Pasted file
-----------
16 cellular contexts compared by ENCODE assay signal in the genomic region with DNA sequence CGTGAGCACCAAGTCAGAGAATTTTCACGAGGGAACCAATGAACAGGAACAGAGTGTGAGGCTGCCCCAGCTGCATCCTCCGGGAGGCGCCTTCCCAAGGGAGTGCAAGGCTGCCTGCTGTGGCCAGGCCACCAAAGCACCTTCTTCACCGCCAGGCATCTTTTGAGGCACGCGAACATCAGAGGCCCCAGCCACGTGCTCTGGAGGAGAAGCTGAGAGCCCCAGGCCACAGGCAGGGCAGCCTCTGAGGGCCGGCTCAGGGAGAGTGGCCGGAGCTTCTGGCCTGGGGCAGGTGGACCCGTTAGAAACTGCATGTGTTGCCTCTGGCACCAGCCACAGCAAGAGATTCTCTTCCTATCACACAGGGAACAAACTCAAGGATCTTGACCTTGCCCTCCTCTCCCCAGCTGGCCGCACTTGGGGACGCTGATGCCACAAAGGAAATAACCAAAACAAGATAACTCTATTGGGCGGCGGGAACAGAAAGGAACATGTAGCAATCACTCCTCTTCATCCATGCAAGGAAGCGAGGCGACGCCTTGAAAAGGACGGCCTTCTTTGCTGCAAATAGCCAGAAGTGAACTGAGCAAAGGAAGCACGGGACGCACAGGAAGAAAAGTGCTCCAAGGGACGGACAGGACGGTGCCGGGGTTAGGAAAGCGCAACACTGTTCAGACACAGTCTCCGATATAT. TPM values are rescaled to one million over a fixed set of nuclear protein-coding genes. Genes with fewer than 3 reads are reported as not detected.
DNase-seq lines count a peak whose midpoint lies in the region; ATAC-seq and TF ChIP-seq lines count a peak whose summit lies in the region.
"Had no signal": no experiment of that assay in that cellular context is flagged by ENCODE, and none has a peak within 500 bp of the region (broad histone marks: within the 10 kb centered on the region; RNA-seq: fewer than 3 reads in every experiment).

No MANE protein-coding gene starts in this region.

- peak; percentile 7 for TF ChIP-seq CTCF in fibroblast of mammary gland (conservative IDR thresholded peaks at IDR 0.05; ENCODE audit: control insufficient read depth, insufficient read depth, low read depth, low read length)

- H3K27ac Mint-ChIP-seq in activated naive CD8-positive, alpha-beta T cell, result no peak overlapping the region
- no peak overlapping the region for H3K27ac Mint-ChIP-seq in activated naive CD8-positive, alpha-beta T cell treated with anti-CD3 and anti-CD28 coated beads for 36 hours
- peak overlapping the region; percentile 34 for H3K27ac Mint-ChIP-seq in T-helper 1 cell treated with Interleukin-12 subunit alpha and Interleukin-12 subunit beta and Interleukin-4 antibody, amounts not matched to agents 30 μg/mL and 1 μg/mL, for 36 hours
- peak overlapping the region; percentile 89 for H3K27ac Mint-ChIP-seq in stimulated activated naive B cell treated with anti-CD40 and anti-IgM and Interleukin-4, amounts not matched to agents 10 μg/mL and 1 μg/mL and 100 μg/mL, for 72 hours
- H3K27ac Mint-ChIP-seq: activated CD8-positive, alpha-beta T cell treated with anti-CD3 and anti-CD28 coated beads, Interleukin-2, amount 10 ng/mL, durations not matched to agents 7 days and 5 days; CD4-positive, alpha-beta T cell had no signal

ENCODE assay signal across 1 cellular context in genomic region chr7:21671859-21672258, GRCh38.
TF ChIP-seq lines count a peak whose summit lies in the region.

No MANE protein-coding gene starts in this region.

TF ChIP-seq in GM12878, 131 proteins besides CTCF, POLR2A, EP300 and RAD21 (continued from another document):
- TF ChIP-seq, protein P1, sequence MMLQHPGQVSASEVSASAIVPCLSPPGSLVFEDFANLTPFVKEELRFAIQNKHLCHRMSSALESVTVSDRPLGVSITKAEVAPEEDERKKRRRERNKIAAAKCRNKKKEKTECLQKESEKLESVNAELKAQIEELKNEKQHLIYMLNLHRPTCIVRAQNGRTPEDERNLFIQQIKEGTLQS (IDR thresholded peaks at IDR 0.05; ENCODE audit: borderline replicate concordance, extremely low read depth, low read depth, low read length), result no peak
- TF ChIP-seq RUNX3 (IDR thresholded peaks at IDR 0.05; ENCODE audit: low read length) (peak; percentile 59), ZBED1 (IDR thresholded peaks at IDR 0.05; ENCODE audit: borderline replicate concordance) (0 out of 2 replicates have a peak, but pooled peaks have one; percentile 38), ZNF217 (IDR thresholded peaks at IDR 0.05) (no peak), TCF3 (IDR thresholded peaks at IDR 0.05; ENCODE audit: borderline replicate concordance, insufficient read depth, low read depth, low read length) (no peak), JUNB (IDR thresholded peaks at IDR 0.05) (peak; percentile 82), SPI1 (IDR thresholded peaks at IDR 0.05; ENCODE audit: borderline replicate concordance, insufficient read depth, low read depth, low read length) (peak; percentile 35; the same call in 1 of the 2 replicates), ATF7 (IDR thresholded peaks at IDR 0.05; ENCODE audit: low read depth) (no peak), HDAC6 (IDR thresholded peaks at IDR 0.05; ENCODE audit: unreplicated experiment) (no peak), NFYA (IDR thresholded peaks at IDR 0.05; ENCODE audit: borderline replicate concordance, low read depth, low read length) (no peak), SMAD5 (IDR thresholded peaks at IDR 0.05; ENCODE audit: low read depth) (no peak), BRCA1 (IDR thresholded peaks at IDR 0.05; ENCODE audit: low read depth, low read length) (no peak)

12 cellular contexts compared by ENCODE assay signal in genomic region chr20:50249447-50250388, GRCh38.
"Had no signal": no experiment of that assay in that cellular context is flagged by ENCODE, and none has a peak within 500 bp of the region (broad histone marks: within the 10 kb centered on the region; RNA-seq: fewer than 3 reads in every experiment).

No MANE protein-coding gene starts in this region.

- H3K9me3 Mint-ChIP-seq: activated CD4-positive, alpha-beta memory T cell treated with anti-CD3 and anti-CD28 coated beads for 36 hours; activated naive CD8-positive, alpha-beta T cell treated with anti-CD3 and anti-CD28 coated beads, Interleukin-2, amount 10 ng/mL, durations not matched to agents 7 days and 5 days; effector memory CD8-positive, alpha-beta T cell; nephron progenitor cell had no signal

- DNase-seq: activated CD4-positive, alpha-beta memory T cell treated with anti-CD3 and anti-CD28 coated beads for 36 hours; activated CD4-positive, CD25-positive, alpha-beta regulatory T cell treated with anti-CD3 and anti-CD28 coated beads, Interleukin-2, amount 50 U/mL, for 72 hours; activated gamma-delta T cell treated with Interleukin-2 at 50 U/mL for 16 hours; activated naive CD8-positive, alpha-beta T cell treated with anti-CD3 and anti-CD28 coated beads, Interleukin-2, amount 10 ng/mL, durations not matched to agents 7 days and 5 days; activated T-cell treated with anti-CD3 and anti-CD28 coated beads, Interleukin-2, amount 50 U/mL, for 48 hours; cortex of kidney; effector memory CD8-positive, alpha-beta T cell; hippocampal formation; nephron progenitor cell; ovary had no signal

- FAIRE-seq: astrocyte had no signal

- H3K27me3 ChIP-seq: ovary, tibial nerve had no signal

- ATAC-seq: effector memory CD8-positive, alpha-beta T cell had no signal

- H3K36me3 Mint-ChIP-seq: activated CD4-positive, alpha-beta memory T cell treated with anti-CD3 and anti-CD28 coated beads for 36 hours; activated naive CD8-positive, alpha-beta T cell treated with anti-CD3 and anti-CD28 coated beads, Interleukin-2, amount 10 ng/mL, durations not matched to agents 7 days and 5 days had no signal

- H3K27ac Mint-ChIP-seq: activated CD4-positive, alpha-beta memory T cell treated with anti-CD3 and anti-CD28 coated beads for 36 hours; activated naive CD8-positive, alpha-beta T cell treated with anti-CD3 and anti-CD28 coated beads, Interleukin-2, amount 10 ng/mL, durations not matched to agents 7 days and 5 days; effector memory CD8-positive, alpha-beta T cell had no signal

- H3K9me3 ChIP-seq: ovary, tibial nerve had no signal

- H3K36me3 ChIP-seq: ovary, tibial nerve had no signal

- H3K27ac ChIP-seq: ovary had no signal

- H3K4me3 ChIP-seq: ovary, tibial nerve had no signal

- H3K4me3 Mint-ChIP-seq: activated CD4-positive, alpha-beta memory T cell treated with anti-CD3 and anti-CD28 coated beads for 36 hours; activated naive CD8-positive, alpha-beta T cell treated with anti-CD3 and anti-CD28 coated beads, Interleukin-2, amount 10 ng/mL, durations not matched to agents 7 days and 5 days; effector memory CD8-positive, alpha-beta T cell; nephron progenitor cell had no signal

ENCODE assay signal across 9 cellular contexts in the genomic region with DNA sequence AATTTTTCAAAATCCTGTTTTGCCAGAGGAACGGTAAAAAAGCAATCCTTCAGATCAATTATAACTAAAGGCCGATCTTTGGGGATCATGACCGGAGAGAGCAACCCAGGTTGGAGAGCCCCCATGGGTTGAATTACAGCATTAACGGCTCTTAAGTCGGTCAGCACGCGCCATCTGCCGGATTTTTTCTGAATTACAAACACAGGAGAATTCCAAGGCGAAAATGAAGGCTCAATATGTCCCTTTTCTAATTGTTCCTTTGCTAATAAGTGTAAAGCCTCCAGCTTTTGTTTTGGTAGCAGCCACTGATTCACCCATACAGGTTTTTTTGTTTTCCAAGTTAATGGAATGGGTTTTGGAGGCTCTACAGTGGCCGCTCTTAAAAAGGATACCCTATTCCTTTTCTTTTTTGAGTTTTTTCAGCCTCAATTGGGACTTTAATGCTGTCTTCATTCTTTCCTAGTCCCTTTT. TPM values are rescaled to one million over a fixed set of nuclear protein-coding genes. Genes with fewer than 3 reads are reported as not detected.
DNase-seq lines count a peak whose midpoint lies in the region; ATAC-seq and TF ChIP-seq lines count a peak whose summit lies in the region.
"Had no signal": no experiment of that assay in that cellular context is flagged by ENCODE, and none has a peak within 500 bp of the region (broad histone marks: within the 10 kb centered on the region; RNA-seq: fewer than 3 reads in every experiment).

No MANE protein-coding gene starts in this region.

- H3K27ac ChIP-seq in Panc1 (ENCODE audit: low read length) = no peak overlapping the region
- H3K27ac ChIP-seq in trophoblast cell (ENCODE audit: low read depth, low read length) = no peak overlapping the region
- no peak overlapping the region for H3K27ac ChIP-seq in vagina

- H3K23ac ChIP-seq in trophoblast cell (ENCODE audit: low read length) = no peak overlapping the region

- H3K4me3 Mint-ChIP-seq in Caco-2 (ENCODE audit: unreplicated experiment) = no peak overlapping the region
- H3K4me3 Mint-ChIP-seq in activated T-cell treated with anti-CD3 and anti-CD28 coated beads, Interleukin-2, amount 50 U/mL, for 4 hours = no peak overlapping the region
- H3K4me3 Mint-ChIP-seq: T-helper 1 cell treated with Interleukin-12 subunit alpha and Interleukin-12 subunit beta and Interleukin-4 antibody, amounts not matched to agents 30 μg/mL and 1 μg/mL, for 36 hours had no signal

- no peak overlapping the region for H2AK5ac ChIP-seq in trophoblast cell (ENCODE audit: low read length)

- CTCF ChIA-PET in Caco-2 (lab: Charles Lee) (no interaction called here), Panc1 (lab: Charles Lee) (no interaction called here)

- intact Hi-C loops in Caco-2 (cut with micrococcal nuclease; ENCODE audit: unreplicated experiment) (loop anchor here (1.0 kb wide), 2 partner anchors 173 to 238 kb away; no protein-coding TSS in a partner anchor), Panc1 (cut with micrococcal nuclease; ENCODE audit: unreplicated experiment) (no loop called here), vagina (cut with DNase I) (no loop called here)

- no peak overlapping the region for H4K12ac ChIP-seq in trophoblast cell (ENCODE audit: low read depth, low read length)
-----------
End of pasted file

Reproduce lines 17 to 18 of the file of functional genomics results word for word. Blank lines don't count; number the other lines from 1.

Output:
12 cellular contexts compared by ENCODE assay signal in genomic region chr20:50249447-50250388, GRCh38.
"Had no signal": no experiment of that assay in that cellular context is flagged by ENCODE, and none has a peak within 500 bp of the region (broad histone marks: within the 10 kb centered on the region; RNA-seq: fewer than 3 reads in every experiment).